Vancouver Daily Province November 6 1926

Palette and Chisel Club

     There is an urbanity and largeness about the first exhibition of the Palette and Chisel Club which can not fail to be attractive to the discriminating visitor. Chiefly confined to women artists, there is a freedom of handling in some of the works that might well be envied by masculine painters.
     If there is one thing that strikes the spectator more than another, it is that a novelty has been achieved which did not seem possible. For one thing, the pictures are deftly hung and the light is good; color has been used with a good deal of courage. A piece or two of fine sculpture validates the name of the organization, which today gives its private view, and for the next two weeks will be free to the public at the gallery of the B.C. Art League, 939 Granville street. There is considerable variety in subject and in treatment.
     At the entrance Mr. C. Marega's versatile chisel is seen in two comic statuettes, while further in the room is the pathetic and beautiful face of Pauline Johnson in white marble, and in the last bay we came to a bronze Pan of imaginative subtlety.
     Mrs. F.C. Ashby has certainly made considerable advance in recent years. Her five portrait studies of girls are delightful in color and praiseworthy in drawing.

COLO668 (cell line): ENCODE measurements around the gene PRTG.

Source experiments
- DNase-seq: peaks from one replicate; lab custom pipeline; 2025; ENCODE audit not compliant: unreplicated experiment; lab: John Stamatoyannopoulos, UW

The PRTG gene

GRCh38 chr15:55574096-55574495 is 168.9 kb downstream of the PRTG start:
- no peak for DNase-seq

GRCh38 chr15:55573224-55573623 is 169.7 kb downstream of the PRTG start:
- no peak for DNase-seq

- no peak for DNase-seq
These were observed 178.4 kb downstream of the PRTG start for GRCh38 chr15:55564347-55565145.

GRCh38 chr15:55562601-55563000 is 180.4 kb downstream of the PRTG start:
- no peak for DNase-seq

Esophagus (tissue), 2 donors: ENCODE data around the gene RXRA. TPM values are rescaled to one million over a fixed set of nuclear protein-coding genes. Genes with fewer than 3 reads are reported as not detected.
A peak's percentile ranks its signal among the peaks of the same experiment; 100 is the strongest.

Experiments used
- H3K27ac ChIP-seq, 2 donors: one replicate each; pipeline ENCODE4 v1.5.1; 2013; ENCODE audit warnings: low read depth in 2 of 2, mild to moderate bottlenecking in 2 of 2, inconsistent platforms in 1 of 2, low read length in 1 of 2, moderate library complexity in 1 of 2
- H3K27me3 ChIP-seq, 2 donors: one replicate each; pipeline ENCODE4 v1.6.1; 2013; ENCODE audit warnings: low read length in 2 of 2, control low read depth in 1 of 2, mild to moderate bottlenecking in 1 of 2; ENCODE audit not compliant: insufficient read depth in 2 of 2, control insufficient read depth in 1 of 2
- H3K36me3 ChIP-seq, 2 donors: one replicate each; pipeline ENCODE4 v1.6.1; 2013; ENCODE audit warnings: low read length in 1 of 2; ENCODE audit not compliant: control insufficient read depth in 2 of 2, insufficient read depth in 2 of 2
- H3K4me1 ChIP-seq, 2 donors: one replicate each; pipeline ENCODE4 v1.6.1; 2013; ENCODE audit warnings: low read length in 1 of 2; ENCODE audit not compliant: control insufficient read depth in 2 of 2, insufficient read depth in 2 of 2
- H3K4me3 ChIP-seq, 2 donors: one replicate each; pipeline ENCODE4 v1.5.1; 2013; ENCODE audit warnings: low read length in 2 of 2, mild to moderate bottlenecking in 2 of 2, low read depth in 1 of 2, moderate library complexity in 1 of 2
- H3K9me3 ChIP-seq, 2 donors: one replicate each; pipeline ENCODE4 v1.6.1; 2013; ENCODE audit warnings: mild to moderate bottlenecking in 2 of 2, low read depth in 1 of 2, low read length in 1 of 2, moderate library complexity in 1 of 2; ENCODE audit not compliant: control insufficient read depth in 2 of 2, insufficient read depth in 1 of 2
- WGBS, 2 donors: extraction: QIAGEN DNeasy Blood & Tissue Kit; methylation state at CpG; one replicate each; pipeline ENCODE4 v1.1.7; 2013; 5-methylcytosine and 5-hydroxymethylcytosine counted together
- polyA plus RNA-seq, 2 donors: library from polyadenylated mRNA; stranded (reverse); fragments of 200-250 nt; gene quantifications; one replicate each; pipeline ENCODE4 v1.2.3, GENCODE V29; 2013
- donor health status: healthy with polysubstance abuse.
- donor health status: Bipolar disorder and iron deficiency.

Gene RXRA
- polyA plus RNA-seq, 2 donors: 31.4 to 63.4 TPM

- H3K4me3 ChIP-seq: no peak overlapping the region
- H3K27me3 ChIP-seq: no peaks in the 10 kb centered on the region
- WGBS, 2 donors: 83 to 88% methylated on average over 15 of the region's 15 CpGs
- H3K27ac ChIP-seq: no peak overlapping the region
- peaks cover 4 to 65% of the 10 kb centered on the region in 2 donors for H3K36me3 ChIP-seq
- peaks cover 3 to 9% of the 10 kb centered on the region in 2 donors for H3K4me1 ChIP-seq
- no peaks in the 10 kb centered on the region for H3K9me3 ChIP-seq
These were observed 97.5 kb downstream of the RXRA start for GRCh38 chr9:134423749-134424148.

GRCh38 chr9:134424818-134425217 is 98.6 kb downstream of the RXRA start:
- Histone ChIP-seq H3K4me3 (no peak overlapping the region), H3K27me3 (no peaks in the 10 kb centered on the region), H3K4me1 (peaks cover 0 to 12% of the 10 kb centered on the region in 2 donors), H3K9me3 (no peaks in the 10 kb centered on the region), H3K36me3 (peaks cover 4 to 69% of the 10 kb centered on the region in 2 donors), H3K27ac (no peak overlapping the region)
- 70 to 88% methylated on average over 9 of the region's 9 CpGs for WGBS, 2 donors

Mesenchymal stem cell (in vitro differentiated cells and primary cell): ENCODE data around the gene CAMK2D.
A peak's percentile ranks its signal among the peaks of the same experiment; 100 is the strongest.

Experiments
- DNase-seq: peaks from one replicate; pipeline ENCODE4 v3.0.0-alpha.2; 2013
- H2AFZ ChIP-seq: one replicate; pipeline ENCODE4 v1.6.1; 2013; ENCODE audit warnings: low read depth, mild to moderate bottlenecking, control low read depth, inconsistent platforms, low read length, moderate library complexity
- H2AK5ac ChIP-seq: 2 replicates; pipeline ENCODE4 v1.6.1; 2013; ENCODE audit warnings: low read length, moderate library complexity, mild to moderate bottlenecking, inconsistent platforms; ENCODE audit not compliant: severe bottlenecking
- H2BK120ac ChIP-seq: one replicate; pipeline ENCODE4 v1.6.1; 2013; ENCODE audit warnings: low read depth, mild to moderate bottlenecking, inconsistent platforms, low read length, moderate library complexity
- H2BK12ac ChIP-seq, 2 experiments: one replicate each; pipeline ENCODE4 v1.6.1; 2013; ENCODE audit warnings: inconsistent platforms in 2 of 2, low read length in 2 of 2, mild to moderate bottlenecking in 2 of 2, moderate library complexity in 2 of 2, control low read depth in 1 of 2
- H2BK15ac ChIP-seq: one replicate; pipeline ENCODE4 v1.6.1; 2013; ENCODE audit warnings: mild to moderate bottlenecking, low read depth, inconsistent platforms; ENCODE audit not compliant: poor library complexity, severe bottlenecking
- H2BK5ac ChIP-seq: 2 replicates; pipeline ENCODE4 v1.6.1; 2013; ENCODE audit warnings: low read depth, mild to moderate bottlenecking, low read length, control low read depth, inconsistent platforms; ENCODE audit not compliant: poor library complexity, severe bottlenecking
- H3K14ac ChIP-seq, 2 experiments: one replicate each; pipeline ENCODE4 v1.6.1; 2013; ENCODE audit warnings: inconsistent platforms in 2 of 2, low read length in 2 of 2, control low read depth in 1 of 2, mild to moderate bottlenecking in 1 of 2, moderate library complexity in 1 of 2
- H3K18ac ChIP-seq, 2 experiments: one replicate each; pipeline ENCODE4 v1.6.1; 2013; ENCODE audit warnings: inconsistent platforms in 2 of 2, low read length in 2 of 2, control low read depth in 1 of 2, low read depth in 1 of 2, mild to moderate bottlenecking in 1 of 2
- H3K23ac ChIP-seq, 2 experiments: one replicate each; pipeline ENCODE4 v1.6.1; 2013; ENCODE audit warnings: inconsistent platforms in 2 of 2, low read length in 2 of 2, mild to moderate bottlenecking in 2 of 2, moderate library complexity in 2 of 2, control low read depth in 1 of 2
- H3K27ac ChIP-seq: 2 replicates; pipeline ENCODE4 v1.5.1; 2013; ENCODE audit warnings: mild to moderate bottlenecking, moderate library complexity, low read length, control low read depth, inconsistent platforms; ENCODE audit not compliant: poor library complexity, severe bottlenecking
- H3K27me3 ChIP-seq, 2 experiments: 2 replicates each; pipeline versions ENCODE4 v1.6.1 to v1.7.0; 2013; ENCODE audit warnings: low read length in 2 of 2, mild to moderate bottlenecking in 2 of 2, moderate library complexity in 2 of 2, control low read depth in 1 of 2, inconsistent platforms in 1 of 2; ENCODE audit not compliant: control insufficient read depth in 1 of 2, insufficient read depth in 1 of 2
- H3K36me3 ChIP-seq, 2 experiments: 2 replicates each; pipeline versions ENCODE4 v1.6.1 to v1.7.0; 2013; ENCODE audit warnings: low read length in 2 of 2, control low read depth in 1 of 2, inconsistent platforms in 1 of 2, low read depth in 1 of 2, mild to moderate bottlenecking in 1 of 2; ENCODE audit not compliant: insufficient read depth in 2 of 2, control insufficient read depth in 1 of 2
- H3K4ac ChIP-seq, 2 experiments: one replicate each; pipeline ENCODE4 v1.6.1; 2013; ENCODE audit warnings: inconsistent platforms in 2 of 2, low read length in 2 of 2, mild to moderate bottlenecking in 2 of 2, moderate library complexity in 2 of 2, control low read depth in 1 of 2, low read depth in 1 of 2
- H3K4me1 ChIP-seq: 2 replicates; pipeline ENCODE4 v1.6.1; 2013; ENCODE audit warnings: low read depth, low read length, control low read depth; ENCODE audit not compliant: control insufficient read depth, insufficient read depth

Mrs. Stateira Frame's paintings need no signature, and as examples of painting they show a fine originality and a beautiful arrangement of color. She has a decorative panel, a picture of a tug, and some summer scenes which are brilliantly simple and effective.
     Mrs. Kay Brydone-Jack shows three pictures of flowers which maintain the argument that this kind of work may be done in oil as well as in water-color, and her picture entitled "Reflections" is startlingly true and vivid.
     Mrs. Edith H. Killam's large picture of a tree at Buccaneer is one of the best things she has done, and her other pictures sustain her reputation.
     Miss Margaret Wake has three good portrait studies, two of girls and one of an Indian woman.
     Mrs. M.O. Verrall's two large water-colors of flowers are in her best style and show a vigor of handling that is marvellous in its certainty and dash.
     These are some of the high points in an exhibition which has a challenge and a vitality in it which are not a little remarkable. There will be considerable conversation about it during the ensuing two weeks. - DIOGENES.

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